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	<!-- date published or updated -->
	<time pubdate datetime="2011-02-19T18:10:00+00:00">
		<sup>6:10<abbr>pm</abbr> • 2011</sup>
		<abbr title="February">Feb</abbr> 19
	</time>
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<section>
<h1>Headless Foxes</h1>
<p>
	<strong>Centralisation—or to give it a distinct name:
	<a href="http://scripting.com/stories/2011/01/04/whatIMeanByTheOpenWeb.html" rel="external">corporate blogging
	silos</a></strong>—will continue to exist and continue to hold the keys to the kill switch for as long as our
	concepts of client-server design still revolve around big-iron sitting in a room doing its own thing with its
	serious-business technologies distinct from the client-side.
</p><p>
	I learnt PHP because it is ready-to-roll on OS X and is readily available on cheap hosting packages everywhere. When
	I write in PHP the only way to go is centralisation, I am inevitably steered in that direction. The world makes
	Facebooks and Twitters because you program in one set of languages and technologies for the server, and another set
	for the client. I therefore cannot redistribute and decentralise the server-side parts without expecting the end
	user to understand how to configure and run a server—something very different and a whole order of magnitude more
	difficult than the client browsing a web site.
</p><p>
	In order to make a decentralised web we need to move away from iron-specific technologies and toward client
	technologies on the server, so that the concept of a client and a server are a flexible, reversible and distributed
	concept.
</p><p>
	This begins with JavaScript on the server. This has of course been possible since the late ’90s, and more recently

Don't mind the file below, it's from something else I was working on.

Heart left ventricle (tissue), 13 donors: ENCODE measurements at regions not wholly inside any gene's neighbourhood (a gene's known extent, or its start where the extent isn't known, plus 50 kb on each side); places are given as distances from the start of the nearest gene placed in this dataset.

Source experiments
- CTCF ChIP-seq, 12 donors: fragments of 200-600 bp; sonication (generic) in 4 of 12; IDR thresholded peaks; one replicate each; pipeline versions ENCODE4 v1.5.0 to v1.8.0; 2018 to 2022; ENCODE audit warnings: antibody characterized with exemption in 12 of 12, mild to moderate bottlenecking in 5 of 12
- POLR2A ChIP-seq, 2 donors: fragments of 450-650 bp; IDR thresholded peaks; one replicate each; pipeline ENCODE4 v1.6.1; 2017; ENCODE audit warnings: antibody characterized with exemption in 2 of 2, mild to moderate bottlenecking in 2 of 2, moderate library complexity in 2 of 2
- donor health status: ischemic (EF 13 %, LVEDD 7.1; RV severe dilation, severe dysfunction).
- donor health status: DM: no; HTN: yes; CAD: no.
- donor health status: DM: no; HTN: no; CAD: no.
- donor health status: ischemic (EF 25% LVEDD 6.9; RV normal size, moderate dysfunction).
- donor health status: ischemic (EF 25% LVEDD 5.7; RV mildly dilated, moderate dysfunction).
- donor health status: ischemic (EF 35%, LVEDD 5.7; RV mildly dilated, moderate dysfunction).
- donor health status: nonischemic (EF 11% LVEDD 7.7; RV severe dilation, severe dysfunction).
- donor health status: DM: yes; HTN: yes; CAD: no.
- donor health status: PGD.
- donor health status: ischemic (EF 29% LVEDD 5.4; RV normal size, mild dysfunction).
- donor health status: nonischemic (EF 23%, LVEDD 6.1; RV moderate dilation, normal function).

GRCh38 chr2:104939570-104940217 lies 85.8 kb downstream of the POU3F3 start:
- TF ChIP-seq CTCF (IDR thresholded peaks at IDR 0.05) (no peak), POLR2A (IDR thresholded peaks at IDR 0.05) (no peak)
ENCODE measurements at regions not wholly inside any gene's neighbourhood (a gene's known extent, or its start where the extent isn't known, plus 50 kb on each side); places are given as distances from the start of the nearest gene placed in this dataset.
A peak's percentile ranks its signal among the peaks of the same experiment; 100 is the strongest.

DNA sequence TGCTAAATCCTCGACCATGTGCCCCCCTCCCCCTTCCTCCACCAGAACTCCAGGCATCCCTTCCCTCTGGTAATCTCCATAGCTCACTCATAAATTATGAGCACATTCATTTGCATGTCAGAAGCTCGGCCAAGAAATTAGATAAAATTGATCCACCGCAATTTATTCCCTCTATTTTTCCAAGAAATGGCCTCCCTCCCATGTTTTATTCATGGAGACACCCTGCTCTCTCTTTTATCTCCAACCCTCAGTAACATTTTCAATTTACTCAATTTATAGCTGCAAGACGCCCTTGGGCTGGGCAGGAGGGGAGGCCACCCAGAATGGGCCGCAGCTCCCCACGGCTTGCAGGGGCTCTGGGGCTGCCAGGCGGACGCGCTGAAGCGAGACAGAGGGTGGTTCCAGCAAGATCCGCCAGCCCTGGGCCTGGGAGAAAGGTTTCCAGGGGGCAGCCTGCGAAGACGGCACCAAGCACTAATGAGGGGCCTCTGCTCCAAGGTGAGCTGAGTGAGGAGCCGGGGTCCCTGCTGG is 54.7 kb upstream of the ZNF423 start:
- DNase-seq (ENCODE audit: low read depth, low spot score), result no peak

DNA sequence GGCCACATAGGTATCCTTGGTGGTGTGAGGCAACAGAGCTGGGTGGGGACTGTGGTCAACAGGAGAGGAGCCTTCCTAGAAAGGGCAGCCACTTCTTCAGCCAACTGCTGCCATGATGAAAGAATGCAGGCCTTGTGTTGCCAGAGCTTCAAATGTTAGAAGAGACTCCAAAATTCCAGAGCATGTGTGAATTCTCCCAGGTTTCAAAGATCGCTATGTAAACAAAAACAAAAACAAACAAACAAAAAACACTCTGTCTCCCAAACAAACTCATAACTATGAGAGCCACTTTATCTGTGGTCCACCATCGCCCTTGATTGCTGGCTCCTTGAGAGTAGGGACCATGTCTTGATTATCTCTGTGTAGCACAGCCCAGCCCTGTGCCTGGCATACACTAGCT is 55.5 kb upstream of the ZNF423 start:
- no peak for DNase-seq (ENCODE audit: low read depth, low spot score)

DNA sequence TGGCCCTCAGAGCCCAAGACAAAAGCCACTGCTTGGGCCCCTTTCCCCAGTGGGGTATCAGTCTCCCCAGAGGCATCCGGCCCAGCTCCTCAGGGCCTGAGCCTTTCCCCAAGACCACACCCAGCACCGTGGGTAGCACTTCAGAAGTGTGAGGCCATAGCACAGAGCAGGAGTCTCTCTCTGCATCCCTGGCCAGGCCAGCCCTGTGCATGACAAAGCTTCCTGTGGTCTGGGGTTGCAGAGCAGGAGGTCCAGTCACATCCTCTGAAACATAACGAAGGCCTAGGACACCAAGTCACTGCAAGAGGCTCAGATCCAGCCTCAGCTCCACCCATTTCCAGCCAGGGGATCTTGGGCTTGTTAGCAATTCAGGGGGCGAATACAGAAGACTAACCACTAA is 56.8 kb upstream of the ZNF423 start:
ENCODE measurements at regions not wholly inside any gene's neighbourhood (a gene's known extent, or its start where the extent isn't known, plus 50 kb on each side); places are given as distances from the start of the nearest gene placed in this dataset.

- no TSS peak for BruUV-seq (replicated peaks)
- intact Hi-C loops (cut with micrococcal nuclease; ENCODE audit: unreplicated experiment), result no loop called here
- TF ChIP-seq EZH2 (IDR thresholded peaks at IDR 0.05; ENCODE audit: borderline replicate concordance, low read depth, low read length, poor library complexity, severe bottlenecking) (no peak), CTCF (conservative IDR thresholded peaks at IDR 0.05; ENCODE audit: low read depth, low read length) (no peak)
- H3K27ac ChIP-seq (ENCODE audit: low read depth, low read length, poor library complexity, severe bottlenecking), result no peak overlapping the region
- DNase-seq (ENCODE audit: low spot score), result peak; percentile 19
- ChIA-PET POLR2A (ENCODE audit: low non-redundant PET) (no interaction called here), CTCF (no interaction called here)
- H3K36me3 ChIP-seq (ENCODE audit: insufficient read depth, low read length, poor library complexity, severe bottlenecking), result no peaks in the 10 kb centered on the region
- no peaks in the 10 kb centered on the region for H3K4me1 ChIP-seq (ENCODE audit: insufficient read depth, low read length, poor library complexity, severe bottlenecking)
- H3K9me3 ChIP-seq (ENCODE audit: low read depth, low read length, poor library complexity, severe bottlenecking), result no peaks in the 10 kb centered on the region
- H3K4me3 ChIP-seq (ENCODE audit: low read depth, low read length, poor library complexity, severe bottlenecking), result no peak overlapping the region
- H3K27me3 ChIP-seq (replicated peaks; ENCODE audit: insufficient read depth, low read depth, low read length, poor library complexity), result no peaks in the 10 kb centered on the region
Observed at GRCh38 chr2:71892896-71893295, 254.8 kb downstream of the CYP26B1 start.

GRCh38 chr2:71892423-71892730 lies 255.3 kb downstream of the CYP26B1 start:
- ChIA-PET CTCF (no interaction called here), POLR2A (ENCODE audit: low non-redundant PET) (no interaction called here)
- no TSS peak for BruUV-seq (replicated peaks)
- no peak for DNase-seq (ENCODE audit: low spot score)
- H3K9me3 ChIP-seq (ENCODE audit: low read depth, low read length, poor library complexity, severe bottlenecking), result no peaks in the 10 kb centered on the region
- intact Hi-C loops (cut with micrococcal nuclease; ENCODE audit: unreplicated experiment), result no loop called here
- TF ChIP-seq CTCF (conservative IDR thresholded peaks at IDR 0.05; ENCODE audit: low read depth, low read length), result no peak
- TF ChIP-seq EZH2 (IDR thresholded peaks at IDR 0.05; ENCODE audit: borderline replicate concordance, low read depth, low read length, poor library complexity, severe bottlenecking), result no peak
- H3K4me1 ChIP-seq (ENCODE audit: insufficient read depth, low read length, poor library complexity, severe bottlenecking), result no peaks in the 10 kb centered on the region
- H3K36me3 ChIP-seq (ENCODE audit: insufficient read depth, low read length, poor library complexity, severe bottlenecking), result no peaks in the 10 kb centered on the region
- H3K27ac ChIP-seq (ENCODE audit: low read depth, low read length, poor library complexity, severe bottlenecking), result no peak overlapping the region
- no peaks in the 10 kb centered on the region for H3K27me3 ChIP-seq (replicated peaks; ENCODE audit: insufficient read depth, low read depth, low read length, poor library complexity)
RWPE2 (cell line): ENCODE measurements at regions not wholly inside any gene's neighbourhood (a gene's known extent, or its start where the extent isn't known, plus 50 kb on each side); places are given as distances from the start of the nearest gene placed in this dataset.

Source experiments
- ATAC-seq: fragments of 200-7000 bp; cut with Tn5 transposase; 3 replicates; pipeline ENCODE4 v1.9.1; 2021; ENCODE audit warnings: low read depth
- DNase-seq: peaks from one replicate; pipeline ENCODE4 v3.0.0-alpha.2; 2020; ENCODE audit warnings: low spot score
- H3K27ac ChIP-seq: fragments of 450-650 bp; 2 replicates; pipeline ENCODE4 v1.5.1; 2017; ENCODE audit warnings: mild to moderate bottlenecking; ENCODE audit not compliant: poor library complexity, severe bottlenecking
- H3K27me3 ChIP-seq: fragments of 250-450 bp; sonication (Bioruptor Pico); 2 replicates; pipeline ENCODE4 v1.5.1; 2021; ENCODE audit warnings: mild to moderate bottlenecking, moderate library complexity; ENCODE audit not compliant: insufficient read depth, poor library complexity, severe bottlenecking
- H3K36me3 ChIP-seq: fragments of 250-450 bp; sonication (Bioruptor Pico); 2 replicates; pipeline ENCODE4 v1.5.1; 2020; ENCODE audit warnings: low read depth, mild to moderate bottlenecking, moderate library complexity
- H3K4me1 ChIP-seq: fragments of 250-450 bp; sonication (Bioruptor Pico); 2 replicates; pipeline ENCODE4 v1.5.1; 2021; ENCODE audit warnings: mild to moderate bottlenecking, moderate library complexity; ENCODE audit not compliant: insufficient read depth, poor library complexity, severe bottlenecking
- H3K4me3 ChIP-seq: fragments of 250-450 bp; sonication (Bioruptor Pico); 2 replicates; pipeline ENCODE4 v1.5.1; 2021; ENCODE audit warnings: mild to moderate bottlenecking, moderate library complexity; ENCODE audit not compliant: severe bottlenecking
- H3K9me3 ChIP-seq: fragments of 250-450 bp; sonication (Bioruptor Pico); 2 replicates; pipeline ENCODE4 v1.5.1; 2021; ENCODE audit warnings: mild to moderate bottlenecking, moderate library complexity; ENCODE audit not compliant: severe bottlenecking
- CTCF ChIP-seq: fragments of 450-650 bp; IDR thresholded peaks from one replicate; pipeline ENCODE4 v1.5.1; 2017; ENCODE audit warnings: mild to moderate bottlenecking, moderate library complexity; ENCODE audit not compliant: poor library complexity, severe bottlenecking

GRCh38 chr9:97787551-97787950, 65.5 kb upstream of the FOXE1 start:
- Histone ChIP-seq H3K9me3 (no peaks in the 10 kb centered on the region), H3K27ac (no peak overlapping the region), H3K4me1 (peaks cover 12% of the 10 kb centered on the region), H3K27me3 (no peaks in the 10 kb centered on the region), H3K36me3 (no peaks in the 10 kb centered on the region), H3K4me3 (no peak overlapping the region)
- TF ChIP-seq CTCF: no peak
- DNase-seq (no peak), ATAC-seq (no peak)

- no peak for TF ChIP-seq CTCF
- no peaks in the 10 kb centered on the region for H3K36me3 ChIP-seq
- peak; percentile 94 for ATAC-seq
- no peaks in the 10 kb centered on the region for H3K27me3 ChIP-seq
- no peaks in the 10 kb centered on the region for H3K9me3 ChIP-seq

in the form of <a href="http://en.wikipedia.org/wiki/Nodejs" rel="external">Node.js</a>. The benefits of
	JavaScript on the server are obvious, you can re-use chunks of code on both client and server and you only need to
	remember one language instead of two to program with. Despite the time-saving nature of this JavaScript on the
	server has never really taken off, even with all the Node.js hype. The problem is, even with all the Node.js hype,
	is that you are still coding an architecture specific to a server to serve a different architecture to the client.
	You are still programming on the principle that the server is a big hunk of iron in a server farm to directly feed
	the clients. You can distribute your server-side JavaScript because your clients don’t have Node, they have a
	browser and likewise Node can’t do what your client-side code does, such as hardware-accelerated WebGL, Canvas,
	Audio-processing and an increasing number of capabilities driven by user experience.
</p>


<h2>It’s Time for Server-Side Browsers</h2>
<p>
	If we want to break away from an inherently centralised programming model and make developers lives easier we need
	to make the client and the server one and the same. Equal in capability and equal in developing tools and